Something that has people worried right now is all the talk about the yield curve and its predictive value for calling a future recession. But is it really that great of a tool?
To start, let’s look at what are considered leading economic indicators. Here’s a list of the ten components of The Conference Board Leading Economic Index (LEI) (for the U.S.) straight off their website:
- Average weekly hours, manufacturing
- Average weekly initial claims for unemployment insurance
- Manufacturers’ new orders, consumer goods and materials
- ISM Index of New Orders
- Manufacturers’ new orders, nondefense capital goods excluding aircraft orders
- Building permits, new private housing units
- Stock prices, 500 common stocks
- Leading Credit Index
- Interest rate spread, 10-year Treasury bonds less federal funds
- Average consumer expectations for business conditions
Ed Yardeni recently published the chart below of the index. The red line is the Leading Economic Indicators (index) and the blue is the Coincident Economic Indicators (index). Shaded areas are recessions. The May reading is a record high…please note that the red line turns down before recessions.
The LEI is not flashing a red flag.
The main thing I want to point out is number 9 on the list, which is the interest rate spread between the 10-year Treasury bond and the current Fed Funds rate. The difference between the two is a common interpretation of the Yield Curve. (Another popular interpretation that is more routinely referred to is the difference between the 10-year Treasury and the 2-year Treasury. You will see that referred to in the chart down below, but stick with me for now.)
There is and will be a lot of talk about the Yield Curve in the press, yet it is only one component of the LEI. That’s not to say it’s unimportant – in fact, it is a great predictor of a recession. According to LPL Research, “Inverted yield curves have a perfect history of predicting economic recessions over the past 50 years, with nine of the past nine inversions followed by an eventual recession.”
What it’s NOT good at predicting is WHEN. Note the use of the word “eventual” in the above quote.
I want to point out that “flattening” is not the same thing as “inverted”. A lot of growth can happen during the time that the yield curve is flattening/flat. For example, take a look at the mid to late 1990s.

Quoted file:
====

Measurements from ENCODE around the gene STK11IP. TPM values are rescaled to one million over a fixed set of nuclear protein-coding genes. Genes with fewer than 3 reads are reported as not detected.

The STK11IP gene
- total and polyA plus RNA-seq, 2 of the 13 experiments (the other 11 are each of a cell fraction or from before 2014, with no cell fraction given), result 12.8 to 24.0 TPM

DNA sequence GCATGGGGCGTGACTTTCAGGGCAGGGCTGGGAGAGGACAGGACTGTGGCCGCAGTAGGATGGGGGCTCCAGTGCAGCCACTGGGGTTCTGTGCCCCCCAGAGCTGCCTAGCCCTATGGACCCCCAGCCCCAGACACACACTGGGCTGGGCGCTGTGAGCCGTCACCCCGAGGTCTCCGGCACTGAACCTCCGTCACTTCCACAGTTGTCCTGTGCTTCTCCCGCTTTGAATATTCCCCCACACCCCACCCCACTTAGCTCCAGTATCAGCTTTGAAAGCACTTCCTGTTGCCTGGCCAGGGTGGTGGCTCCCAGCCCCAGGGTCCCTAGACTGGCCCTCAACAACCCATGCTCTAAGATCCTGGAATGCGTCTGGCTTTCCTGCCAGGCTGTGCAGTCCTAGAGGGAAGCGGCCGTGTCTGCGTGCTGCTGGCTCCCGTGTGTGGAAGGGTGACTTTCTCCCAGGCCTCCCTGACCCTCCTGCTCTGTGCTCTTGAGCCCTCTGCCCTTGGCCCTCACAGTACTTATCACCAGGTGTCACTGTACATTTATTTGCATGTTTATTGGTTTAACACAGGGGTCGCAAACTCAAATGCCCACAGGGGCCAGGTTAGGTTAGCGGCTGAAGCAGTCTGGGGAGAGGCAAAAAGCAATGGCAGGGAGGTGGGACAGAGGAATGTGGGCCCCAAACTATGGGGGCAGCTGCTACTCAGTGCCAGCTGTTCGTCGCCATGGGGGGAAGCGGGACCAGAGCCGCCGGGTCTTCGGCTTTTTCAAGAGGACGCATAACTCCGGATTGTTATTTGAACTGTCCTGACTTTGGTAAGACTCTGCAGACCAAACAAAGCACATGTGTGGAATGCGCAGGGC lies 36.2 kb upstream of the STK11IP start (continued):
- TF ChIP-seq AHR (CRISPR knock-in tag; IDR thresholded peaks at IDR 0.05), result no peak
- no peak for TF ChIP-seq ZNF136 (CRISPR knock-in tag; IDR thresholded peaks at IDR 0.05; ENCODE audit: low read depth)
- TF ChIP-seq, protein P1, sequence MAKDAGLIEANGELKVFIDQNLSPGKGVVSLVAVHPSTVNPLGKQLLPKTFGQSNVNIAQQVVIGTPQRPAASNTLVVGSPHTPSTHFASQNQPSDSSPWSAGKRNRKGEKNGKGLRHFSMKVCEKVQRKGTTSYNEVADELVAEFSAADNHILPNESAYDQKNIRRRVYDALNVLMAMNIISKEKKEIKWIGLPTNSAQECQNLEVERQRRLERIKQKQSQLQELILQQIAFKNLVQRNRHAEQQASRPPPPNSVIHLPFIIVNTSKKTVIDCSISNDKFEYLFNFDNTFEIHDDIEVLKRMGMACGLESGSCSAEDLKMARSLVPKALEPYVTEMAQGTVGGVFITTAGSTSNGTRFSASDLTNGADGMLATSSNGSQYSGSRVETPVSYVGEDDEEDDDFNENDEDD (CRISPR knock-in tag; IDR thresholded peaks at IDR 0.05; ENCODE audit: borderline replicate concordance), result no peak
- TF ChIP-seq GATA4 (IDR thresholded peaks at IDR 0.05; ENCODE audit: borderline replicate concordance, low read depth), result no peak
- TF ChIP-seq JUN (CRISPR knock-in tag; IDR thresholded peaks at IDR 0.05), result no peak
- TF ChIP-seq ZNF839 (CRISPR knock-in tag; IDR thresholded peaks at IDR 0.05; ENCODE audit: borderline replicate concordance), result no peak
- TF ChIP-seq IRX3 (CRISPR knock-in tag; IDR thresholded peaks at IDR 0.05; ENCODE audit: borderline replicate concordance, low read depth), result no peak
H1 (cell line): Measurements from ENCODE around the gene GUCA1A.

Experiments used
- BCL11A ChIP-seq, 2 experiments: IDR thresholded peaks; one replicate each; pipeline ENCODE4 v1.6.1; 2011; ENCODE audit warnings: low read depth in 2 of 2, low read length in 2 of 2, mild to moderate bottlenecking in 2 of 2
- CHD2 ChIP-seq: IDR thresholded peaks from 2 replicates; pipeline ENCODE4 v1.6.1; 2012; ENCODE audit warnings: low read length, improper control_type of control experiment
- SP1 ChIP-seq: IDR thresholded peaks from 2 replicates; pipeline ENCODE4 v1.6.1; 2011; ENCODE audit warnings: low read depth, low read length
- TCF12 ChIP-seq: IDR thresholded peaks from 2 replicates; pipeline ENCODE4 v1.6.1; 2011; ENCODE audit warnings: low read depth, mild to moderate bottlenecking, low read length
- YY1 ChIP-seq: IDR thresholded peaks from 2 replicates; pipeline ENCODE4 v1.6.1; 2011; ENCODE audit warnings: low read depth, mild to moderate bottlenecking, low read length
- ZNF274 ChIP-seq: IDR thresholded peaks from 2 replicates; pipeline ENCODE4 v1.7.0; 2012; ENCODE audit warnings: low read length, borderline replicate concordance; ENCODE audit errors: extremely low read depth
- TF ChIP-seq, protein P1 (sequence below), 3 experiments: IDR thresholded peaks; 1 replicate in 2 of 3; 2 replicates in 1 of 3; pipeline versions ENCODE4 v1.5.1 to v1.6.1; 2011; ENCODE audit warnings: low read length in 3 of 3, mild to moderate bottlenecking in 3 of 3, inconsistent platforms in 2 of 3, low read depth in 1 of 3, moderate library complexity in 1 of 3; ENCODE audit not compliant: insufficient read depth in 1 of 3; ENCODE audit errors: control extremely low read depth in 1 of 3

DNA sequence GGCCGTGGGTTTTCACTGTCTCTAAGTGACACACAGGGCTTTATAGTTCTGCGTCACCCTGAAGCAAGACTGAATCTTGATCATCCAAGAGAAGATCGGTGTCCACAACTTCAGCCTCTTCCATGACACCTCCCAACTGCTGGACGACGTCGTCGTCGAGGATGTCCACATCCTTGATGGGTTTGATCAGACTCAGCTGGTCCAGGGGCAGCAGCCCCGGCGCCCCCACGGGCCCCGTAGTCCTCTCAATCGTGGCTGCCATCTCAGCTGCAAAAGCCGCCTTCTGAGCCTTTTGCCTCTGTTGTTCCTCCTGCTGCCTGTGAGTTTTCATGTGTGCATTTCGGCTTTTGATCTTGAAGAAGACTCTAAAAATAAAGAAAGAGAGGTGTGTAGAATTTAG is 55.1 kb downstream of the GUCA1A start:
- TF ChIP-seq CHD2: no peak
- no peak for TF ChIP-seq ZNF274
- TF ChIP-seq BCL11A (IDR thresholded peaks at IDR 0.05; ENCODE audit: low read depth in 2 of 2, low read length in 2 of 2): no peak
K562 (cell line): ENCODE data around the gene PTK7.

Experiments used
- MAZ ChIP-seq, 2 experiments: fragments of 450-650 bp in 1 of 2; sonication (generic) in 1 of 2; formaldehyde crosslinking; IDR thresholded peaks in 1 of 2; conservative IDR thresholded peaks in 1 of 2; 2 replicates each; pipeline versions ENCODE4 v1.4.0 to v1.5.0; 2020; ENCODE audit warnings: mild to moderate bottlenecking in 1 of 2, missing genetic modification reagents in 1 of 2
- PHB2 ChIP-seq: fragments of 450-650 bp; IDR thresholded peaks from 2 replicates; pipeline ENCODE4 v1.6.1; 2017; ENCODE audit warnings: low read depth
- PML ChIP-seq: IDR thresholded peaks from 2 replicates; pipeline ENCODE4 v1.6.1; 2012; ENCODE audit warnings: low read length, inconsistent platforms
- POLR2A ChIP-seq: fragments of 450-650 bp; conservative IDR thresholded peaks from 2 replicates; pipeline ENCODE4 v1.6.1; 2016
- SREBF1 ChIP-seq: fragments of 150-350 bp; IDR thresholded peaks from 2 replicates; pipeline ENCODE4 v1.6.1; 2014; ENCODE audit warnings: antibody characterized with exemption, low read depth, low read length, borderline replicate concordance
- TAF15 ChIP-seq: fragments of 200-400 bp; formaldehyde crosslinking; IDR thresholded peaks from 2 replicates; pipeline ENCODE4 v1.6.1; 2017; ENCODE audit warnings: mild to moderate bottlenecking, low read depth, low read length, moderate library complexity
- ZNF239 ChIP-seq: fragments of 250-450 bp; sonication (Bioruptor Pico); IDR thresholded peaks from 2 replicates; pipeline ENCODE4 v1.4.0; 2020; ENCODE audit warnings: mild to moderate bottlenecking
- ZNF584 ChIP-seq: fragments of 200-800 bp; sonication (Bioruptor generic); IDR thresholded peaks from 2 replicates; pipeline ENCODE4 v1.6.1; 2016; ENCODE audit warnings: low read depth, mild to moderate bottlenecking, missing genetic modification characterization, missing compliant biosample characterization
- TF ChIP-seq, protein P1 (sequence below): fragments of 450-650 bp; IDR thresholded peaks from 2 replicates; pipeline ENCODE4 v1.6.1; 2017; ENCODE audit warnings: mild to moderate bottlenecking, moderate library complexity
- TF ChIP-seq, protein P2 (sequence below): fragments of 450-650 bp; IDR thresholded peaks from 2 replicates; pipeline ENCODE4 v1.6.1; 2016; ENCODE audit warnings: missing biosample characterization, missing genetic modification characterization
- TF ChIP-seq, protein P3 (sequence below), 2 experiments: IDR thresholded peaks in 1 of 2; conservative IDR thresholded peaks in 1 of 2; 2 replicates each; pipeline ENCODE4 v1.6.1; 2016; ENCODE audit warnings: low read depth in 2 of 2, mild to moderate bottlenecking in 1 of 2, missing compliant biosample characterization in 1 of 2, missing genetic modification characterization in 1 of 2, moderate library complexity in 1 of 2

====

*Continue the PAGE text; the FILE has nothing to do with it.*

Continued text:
“Here’s what you need to know: an inverted yield curve isn’t this end-all sell signal that many make it out to be. In fact, looking at the past five recessions, economic growth continued to accelerate for an average of 21 months after the yield curve inverted, and the S&P 500 Index added nearly 13% on average—rising in every instance—before a recession officially started. We aren’t ignoring this potentially troublesome sign, but it doesn’t appear to be the major warning many make it out to be.”
My point to clients and other readers is this…
Inversion happens well in advance of a recession starting. During the window of time between inversion and recession, the average return (above table) is 12.7% with a median returnof 9.9%.
Why does that happen? Because the other 9 LEIs are still strong and the economy still has growth left in it.
An inverted yield curve would be troubling and it is a red flag worth heeding. However, that’s different than panicking, which some people are going to do and the market will experience a sell off when that happens. Be prepared for that volatility, because it will lead the news cycle if it happens.
I don’t think we are headed to a recession anytime soon. One will come again for sure, but it’s probably not inside of the next 12-18 months. The data are just not there to support one happening that quickly.
As always, we have our eye on things, but we are not changing the DEFCON level at this time.
When the DEFCON level does change, investors with a proper Private Wealth PlanSM will be fine because they have the cash they need set aside to ride out any volatility. Adjustments will be made inside the Monument portfolios as the DEFCON level changes, but that’s taken care of operationally as a matter of portfolio management.
Use this opportunity while things are okay to run an “emotions fire drill.”
Ask yourself if you woke up tomorrow and the market was down 10-20% from today, would that cause you serious harm? If the answer is yes, please call us. It probably means you need to raise some cash to cushion things and keep you from selling at the worst time. If the answer is no, remember we will see an eventual recession and resolve yourself to ride it out because those who do ride it out always emerge on the other side in good shape.
Process, patience and discipline. Those are the silver bullets every investor has at their disposal.
Everyone should have a plan that they are comfortably committed to. If you are not a Monument client and lack a process or plan, we can help. If you lack patience and discipline, we can help too by showing you the data that highlights the benefits of both. String all three together – that’s how Buffett does it.
Earnings season is starting soon. I suspect it will be a good one once again. I’ll have blogs soon on the trade war issue and earnings as they start to make some meaningful announcements. The teaser is that if you think there is going to be a trade war, good…I’ll explain why in the next blog.
Keep looking forward,
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